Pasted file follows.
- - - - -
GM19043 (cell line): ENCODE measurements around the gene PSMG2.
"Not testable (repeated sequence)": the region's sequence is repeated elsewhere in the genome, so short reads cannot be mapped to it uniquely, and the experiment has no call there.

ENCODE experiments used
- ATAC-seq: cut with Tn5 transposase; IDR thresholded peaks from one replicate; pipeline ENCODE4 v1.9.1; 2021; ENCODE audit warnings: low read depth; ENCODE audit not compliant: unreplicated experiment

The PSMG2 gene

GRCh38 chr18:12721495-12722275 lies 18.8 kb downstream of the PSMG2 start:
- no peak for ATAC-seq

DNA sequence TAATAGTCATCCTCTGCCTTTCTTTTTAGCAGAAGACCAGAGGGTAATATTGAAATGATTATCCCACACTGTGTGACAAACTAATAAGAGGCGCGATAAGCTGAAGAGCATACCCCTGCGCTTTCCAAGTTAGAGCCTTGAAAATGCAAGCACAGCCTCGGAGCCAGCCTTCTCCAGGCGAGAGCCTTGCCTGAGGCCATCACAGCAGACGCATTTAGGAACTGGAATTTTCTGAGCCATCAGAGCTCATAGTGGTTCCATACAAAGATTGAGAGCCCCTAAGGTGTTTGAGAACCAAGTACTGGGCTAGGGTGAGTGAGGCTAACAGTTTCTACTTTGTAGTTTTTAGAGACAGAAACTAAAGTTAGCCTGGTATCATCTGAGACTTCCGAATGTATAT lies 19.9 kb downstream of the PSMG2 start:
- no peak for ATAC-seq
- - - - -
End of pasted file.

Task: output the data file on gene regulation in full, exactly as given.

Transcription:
GM19043 (cell line): ENCODE measurements around the gene PSMG2.
"Not testable (repeated sequence)": the region's sequence is repeated elsewhere in the genome, so short reads cannot be mapped to it uniquely, and the experiment has no call there.

ENCODE experiments used
- ATAC-seq: cut with Tn5 transposase; IDR thresholded peaks from one replicate; pipeline ENCODE4 v1.9.1; 2021; ENCODE audit warnings: low read depth; ENCODE audit not compliant: unreplicated experiment

The PSMG2 gene

GRCh38 chr18:12721495-12722275 lies 18.8 kb downstream of the PSMG2 start:
- no peak for ATAC-seq

DNA sequence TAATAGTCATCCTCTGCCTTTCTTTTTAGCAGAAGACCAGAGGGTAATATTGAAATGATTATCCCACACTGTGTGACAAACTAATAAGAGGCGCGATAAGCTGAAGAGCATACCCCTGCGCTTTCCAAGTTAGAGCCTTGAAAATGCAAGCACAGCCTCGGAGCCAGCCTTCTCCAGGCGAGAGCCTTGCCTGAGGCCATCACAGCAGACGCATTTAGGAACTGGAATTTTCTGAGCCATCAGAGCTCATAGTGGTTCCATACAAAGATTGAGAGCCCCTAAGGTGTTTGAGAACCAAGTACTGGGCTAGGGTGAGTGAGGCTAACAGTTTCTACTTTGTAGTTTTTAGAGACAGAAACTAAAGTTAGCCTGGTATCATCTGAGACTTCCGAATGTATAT lies 19.9 kb downstream of the PSMG2 start:
- no peak for ATAC-seq